Update released February 18, 2008 CLICK HERE
Heathrow plane crash 'not mechanical failure’
By David Millward, Transport Editor
Last Updated: 7:03pm GMT 18/02/2008
A fuel leak from the British Airways Boeing 777 which crash-landed at Heathrow could have engulfed passengers and crew in a fireball, a report has revealed.
The latest Air Accidents Investigation Branch report found that valves designed to cut off fuel in the event of an emergency were open when its team examined the aircraft.
While the AAIB failed to find the reason why the aircraft was forced to crash land at Heathrow last month, its study showed just how close the 136 passengers and 16 crew came to disaster.
The open valves led to a loss of fuel from the aircraft.
“This was not causal to the accident but could have had serious consequences in the event of a fire during the evacuation,” the report said.
The valves are designed to stop fuel supply immediately in the event of an accident or an engine fire. They should be cut off first - either automatically or manually - before the fire handle, which works the onboard fire extinguisher, is turned.
But the original design of the wiring was found to prevent this happening, leading Boeing to advise airlines to modify this.
The Federal Aviation Authority in Washington has set a deadline of July 2010 for this work to be done for all 667 Boeing 777s in service.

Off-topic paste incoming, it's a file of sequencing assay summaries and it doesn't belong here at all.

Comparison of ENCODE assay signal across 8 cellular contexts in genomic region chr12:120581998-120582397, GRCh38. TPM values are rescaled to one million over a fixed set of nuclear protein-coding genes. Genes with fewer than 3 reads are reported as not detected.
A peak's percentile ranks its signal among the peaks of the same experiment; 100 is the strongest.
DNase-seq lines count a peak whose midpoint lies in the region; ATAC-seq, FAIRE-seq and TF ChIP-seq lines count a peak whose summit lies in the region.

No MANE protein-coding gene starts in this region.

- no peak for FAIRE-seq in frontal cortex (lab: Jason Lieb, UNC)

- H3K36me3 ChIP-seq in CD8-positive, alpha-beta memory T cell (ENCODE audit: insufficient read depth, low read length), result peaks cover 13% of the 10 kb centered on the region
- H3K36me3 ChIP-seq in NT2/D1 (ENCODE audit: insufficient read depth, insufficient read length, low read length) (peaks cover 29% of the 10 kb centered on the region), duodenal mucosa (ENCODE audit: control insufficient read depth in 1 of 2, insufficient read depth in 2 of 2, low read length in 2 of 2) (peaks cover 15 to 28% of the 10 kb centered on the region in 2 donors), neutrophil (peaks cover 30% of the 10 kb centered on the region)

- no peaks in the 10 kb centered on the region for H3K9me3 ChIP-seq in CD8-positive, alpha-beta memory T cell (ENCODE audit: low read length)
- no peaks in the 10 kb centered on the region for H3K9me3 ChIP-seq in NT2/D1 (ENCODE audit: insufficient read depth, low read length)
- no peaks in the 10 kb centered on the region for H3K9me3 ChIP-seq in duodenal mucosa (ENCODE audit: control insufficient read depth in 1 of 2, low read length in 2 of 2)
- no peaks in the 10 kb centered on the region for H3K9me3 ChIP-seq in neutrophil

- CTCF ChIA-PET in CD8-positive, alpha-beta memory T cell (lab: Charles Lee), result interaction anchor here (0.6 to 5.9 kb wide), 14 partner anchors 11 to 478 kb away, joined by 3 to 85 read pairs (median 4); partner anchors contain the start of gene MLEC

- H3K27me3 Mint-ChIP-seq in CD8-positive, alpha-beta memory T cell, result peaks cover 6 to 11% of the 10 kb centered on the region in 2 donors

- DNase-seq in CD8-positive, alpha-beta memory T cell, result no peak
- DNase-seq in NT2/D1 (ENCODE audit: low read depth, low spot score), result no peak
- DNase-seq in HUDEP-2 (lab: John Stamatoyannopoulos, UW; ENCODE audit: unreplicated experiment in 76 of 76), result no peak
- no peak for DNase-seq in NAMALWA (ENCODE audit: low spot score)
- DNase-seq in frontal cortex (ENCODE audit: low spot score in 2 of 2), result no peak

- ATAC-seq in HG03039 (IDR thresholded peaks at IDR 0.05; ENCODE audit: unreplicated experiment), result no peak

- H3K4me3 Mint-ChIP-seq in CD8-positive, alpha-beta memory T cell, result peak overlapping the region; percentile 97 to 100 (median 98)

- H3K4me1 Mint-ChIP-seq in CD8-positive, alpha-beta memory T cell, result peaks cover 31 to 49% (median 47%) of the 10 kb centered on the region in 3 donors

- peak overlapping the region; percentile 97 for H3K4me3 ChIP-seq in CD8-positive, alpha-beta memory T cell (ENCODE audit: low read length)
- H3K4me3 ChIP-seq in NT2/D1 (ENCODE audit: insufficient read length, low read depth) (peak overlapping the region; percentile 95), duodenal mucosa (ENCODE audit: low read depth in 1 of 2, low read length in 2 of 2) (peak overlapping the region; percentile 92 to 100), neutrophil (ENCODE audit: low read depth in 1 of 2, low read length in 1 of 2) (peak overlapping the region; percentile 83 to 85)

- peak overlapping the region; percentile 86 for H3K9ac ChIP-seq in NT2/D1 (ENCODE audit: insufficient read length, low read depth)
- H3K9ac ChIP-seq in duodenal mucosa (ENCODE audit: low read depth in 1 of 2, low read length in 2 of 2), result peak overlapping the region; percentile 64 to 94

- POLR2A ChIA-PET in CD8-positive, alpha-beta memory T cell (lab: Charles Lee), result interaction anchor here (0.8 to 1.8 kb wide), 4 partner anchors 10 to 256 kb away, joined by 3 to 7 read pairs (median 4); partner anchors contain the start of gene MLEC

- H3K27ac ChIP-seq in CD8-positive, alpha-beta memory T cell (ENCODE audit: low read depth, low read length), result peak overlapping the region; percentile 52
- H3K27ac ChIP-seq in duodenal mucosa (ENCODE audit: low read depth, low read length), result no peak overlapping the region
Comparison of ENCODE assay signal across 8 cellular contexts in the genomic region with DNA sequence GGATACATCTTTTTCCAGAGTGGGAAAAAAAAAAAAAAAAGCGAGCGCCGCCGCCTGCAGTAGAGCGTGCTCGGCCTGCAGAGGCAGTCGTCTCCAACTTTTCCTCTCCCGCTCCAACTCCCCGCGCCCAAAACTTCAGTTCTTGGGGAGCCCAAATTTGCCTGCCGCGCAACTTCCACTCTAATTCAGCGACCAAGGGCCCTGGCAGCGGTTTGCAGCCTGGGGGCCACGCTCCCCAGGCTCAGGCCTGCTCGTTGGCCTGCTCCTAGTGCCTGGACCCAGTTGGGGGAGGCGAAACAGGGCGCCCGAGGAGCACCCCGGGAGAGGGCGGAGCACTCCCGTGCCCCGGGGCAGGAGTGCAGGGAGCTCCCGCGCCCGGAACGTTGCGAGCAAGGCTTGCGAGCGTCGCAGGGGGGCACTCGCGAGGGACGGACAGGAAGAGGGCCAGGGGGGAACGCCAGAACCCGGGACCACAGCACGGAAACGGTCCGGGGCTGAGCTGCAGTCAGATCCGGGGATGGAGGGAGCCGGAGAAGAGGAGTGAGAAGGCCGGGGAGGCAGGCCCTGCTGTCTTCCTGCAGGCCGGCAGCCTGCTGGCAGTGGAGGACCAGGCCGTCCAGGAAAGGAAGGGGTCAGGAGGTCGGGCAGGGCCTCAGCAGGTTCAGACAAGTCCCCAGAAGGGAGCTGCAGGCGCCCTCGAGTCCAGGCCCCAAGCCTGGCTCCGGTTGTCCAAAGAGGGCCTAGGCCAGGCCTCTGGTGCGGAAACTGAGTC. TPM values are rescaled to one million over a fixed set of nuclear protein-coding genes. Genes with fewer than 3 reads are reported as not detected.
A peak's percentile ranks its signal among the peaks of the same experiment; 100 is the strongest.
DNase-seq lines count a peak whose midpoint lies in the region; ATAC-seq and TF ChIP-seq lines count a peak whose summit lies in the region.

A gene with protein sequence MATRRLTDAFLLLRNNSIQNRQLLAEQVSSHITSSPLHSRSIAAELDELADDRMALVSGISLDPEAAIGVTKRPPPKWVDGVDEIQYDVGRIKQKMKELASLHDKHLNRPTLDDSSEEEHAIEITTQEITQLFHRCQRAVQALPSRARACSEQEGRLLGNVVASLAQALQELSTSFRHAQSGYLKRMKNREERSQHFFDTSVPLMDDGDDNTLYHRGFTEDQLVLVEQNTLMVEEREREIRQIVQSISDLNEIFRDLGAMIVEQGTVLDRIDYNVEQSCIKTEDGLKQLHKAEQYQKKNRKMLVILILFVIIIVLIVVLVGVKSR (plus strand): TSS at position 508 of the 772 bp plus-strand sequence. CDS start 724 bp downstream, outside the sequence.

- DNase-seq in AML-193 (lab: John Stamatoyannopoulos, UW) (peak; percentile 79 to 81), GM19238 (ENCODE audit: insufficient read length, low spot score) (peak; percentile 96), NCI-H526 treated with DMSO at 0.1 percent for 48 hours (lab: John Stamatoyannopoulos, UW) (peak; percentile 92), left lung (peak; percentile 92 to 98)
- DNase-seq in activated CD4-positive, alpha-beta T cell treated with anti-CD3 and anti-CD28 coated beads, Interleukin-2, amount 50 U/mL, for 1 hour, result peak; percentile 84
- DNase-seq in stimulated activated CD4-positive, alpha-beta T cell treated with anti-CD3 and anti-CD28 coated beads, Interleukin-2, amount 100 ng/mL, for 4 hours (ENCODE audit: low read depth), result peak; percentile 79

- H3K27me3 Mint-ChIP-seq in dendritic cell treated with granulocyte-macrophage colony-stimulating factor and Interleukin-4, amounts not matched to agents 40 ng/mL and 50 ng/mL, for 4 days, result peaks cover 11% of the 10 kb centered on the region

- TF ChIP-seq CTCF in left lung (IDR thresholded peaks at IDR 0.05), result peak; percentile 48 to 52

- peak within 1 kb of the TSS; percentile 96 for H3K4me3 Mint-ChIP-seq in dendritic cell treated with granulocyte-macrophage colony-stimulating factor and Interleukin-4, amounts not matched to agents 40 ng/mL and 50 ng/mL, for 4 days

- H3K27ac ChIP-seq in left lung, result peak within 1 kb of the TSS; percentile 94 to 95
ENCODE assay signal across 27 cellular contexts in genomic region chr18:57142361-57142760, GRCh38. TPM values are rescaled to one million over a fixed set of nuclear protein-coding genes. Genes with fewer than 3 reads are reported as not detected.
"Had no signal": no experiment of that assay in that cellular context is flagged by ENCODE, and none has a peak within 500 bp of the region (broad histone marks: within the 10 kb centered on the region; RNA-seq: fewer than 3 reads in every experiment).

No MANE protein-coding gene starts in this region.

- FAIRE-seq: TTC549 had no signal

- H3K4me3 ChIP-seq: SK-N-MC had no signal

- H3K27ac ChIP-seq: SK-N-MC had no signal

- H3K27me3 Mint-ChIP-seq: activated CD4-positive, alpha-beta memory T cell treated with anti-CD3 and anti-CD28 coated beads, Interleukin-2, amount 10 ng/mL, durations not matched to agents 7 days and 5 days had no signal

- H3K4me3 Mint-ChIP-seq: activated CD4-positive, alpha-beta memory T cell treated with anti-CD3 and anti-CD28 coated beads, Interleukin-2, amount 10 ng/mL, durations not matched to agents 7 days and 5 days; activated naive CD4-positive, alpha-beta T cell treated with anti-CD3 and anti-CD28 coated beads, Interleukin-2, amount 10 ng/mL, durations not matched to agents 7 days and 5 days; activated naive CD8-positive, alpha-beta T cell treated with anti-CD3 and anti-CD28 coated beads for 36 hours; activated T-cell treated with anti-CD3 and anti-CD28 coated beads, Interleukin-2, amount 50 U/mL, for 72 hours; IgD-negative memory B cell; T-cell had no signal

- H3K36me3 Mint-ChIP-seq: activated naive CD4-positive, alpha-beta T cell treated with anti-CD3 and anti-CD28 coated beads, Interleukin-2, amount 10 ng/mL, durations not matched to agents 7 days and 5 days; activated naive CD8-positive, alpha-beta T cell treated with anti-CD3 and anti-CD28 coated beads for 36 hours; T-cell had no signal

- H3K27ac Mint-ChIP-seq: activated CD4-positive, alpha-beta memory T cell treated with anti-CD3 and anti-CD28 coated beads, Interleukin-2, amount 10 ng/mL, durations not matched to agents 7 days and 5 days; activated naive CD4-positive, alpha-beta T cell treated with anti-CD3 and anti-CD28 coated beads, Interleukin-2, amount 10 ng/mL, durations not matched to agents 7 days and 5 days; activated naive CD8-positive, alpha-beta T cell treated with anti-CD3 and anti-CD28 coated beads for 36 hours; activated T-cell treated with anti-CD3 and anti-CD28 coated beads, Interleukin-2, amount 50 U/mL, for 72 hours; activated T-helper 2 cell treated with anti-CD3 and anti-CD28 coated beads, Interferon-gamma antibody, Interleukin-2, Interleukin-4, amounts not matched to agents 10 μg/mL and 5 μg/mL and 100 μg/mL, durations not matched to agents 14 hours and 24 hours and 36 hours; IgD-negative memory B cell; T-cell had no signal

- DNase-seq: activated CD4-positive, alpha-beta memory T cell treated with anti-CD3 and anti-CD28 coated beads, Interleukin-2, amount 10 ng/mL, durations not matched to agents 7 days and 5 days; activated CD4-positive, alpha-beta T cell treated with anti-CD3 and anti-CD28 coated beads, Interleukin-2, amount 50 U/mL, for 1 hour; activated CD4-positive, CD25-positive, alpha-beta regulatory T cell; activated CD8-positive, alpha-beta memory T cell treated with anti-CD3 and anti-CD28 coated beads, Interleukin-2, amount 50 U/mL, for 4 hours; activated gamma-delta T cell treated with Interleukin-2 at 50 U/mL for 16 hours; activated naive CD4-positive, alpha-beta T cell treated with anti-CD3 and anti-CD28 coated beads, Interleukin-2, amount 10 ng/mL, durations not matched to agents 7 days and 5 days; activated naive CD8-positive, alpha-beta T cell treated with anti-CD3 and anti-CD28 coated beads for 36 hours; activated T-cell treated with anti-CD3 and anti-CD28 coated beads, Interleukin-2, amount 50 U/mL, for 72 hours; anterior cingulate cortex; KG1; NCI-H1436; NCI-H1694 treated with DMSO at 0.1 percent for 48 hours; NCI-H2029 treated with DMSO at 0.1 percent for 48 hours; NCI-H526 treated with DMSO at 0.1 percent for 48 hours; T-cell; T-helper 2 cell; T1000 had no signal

However, this modification had not been carried out on this particular BA plane. As a result, the two procedures were carried out manually by Peter Burkill, the captain, and John Coward, his first officer. With time short, they did so simultaneously.
This, however, led to one of the valves not being cut off, leading to a loss of fuel from the aircraft.
“It’s a bit like turning a fire extinguisher onto an engine before you have turned off the ignition,” one industry expert explained.
BA said the two men followed BA’s standard procedures, which had been agreed with Boeing. However, the AAIB has told Boeing to instruct airlines to make sure that the fuel valve is cut off before the fire handle is operated.
“We have already implemented these changes to reflect the latest advice,” a BA spokesman said.
The investigation, however, failed to identify why the engines failed to receive enough thrust as they approached Heathrow.
Investigators found no evidence of mechanical failure. They also ruled out the possibility that fuel froze during the flight or was contaminated, or that birdstrike was to blame.